By Dick Molenaar and Teresa van Wanrooij, All Arts Taxadvisers, Rotterdam, The Netherlands
On 1 June 2021, a new tax treaty has been concluded between Cyprus and the Netherlands. Special about this tax treaty is that no Article 17 (sportspersons and entertainers) has been included (see downloads for the text of the tax treaty).
This result fits in the tax treaty policy of the Netherlands. Article 17 creates problems of double taxation and high administrative expenses for sportspersons and entertainers/artists, while the other articles of tax treaties, such as Article 7 (Business Profits) and Article 15 (Dependent Personal Services), are sufficient to counteract tax avoidance schemes. The Netherlands already removed in 2007 unilaterally its withholding tax on Dutch performance income for foreign sportspersons and entertainers/artists, if they come from a country with which a tax treaty has been concluded. But is also wants the same for Dutch sportspersons and entertainers/artists abroad and therefore prefers not to include an Article 17 in new tax treaties.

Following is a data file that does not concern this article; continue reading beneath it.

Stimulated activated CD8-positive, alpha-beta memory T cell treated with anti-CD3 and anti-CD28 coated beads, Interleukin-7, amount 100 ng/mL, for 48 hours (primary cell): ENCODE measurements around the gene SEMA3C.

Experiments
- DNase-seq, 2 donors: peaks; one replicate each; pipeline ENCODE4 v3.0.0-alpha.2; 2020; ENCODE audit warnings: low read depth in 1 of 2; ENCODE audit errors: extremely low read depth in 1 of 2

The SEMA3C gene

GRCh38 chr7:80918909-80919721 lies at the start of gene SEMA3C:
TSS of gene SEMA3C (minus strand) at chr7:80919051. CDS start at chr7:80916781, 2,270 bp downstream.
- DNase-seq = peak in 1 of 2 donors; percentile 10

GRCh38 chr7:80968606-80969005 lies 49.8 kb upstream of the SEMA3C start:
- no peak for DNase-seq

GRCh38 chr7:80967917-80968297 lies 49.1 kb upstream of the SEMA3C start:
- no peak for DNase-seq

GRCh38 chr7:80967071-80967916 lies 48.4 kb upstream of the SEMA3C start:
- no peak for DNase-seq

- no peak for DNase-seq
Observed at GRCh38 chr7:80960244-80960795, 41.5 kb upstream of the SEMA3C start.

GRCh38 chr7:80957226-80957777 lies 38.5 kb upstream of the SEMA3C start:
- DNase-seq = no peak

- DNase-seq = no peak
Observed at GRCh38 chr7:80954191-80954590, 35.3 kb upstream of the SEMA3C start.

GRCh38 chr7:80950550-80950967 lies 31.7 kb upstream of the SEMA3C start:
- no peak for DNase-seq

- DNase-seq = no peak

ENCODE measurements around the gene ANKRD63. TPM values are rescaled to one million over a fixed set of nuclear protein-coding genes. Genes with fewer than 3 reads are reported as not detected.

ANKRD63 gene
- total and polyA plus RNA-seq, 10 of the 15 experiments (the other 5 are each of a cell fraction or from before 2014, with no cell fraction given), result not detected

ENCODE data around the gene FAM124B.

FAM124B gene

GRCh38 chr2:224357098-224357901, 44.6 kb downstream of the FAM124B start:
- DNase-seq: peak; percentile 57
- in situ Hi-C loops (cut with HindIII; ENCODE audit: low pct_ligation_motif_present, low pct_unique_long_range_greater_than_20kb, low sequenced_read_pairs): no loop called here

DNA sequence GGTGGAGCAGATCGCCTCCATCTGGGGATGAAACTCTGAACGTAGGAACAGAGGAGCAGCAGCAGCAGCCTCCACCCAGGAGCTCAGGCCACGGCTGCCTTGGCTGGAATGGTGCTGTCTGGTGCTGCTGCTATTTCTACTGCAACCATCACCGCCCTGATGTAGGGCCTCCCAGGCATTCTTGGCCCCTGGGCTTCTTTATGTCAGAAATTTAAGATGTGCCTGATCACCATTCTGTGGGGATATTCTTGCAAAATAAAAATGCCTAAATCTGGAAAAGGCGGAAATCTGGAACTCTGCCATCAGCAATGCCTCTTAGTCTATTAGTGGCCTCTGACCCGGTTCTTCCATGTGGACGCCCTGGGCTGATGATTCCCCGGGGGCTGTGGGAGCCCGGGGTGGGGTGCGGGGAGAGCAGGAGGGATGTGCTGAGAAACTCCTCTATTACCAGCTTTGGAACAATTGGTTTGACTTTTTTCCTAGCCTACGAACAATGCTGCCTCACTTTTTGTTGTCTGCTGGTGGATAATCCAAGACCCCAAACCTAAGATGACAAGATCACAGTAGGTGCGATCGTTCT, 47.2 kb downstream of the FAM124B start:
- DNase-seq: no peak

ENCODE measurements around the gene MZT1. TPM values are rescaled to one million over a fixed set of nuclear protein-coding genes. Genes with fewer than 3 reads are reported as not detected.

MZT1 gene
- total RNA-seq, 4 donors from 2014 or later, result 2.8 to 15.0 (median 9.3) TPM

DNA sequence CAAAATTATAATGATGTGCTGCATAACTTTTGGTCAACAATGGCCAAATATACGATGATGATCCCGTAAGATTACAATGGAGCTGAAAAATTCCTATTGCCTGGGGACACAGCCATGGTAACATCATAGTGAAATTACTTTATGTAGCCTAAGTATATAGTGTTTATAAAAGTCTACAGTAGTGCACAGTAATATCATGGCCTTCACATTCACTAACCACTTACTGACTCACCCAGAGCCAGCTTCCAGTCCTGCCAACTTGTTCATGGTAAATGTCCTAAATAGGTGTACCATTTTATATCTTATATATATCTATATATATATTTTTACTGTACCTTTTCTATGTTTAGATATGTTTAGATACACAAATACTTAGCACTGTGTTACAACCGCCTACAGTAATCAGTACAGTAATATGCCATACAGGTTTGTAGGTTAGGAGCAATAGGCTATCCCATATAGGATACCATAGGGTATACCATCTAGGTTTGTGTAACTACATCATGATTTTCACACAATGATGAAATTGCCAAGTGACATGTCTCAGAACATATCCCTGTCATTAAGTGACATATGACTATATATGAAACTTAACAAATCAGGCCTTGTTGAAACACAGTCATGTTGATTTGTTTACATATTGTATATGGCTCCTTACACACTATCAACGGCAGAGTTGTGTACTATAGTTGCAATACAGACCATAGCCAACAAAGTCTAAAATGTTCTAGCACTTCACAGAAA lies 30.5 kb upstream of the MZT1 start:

Until now, the Netherlands had only been successful in the tax treaties with Ethiopia (2011) and Iraq (2019). The new tax treaty with Cyprus without an Article 17 is a big step forward, because Cyprus is member of the EU and has an active sports and entertainment life.
Last year, Dutch parliament has discussed extensively the new tax treaty policy with the Dutch Secretary for Finance. Already since 2011, the treaty policy was not to include Article 17, but the results had been disappointing with only Ethiopia and Iraq. He proposed to return to the official OECD line with an Article 17 in tax treaties, although with restrictions, but members of parliament convinced him to keep trying to leave Article 17 out of new treaties. With this 2021 Cyprus tax treaty as a first positive result.
The tax treaty must still be approved by the parliaments in Cyprus and the Netherlands before it comes into force, probably at 1 January 2023.
The Dutch tax treaty policy for sportspersons and entertainers/artists has been discussed in an article in Sports Law and Taxation 2020/43, with a follow-up article in the next issue of the magazine.